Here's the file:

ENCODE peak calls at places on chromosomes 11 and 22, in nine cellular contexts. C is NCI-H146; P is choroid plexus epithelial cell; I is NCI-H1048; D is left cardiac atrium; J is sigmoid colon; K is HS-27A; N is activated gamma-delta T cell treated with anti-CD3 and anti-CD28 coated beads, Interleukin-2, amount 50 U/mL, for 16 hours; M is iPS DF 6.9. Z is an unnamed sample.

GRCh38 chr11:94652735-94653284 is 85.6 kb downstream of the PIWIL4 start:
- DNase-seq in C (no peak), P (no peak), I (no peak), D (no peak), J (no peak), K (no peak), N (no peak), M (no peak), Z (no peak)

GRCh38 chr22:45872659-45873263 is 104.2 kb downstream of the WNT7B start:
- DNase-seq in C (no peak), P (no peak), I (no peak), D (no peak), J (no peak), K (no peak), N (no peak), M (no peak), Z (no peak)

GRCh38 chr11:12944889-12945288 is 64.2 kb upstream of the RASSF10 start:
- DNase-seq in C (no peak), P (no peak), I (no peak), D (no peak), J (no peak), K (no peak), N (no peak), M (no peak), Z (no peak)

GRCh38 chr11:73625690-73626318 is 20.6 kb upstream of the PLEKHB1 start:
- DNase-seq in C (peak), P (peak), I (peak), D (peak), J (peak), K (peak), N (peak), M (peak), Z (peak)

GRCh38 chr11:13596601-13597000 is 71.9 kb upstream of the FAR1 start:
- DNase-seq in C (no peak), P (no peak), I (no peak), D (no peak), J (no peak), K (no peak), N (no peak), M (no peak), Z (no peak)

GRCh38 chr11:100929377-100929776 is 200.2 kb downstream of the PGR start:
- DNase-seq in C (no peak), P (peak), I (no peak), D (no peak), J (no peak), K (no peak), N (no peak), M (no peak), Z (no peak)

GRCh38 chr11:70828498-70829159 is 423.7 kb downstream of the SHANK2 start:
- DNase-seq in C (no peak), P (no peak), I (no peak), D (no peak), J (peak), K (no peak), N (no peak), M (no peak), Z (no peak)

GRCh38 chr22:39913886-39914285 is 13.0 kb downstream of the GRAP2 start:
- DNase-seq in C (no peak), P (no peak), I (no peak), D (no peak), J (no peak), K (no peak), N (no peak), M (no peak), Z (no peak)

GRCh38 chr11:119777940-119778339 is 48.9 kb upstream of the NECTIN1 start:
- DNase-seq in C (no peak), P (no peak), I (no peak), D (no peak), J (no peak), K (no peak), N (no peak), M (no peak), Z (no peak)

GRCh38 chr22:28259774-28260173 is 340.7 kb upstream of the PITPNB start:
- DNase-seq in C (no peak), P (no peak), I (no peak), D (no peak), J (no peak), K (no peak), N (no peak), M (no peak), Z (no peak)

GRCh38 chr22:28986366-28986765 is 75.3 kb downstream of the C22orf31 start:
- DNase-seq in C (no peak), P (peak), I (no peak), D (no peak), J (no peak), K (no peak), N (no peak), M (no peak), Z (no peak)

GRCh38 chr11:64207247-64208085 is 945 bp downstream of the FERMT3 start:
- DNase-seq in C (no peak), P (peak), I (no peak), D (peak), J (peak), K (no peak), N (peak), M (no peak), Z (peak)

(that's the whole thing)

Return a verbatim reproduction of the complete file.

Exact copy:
ENCODE peak calls at places on chromosomes 11 and 22, in nine cellular contexts. C is NCI-H146; P is choroid plexus epithelial cell; I is NCI-H1048; D is left cardiac atrium; J is sigmoid colon; K is HS-27A; N is activated gamma-delta T cell treated with anti-CD3 and anti-CD28 coated beads, Interleukin-2, amount 50 U/mL, for 16 hours; M is iPS DF 6.9. Z is an unnamed sample.

GRCh38 chr11:94652735-94653284 is 85.6 kb downstream of the PIWIL4 start:
- DNase-seq in C (no peak), P (no peak), I (no peak), D (no peak), J (no peak), K (no peak), N (no peak), M (no peak), Z (no peak)

GRCh38 chr22:45872659-45873263 is 104.2 kb downstream of the WNT7B start:
- DNase-seq in C (no peak), P (no peak), I (no peak), D (no peak), J (no peak), K (no peak), N (no peak), M (no peak), Z (no peak)

GRCh38 chr11:12944889-12945288 is 64.2 kb upstream of the RASSF10 start:
- DNase-seq in C (no peak), P (no peak), I (no peak), D (no peak), J (no peak), K (no peak), N (no peak), M (no peak), Z (no peak)

GRCh38 chr11:73625690-73626318 is 20.6 kb upstream of the PLEKHB1 start:
- DNase-seq in C (peak), P (peak), I (peak), D (peak), J (peak), K (peak), N (peak), M (peak), Z (peak)

GRCh38 chr11:13596601-13597000 is 71.9 kb upstream of the FAR1 start:
- DNase-seq in C (no peak), P (no peak), I (no peak), D (no peak), J (no peak), K (no peak), N (no peak), M (no peak), Z (no peak)

GRCh38 chr11:100929377-100929776 is 200.2 kb downstream of the PGR start:
- DNase-seq in C (no peak), P (peak), I (no peak), D (no peak), J (no peak), K (no peak), N (no peak), M (no peak), Z (no peak)

GRCh38 chr11:70828498-70829159 is 423.7 kb downstream of the SHANK2 start:
- DNase-seq in C (no peak), P (no peak), I (no peak), D (no peak), J (peak), K (no peak), N (no peak), M (no peak), Z (no peak)

GRCh38 chr22:39913886-39914285 is 13.0 kb downstream of the GRAP2 start:
- DNase-seq in C (no peak), P (no peak), I (no peak), D (no peak), J (no peak), K (no peak), N (no peak), M (no peak), Z (no peak)

GRCh38 chr11:119777940-119778339 is 48.9 kb upstream of the NECTIN1 start:
- DNase-seq in C (no peak), P (no peak), I (no peak), D (no peak), J (no peak), K (no peak), N (no peak), M (no peak), Z (no peak)

GRCh38 chr22:28259774-28260173 is 340.7 kb upstream of the PITPNB start:
- DNase-seq in C (no peak), P (no peak), I (no peak), D (no peak), J (no peak), K (no peak), N (no peak), M (no peak), Z (no peak)

GRCh38 chr22:28986366-28986765 is 75.3 kb downstream of the C22orf31 start:
- DNase-seq in C (no peak), P (peak), I (no peak), D (no peak), J (no peak), K (no peak), N (no peak), M (no peak), Z (no peak)

GRCh38 chr11:64207247-64208085 is 945 bp downstream of the FERMT3 start:
- DNase-seq in C (no peak), P (peak), I (no peak), D (peak), J (peak), K (no peak), N (peak), M (no peak), Z (peak)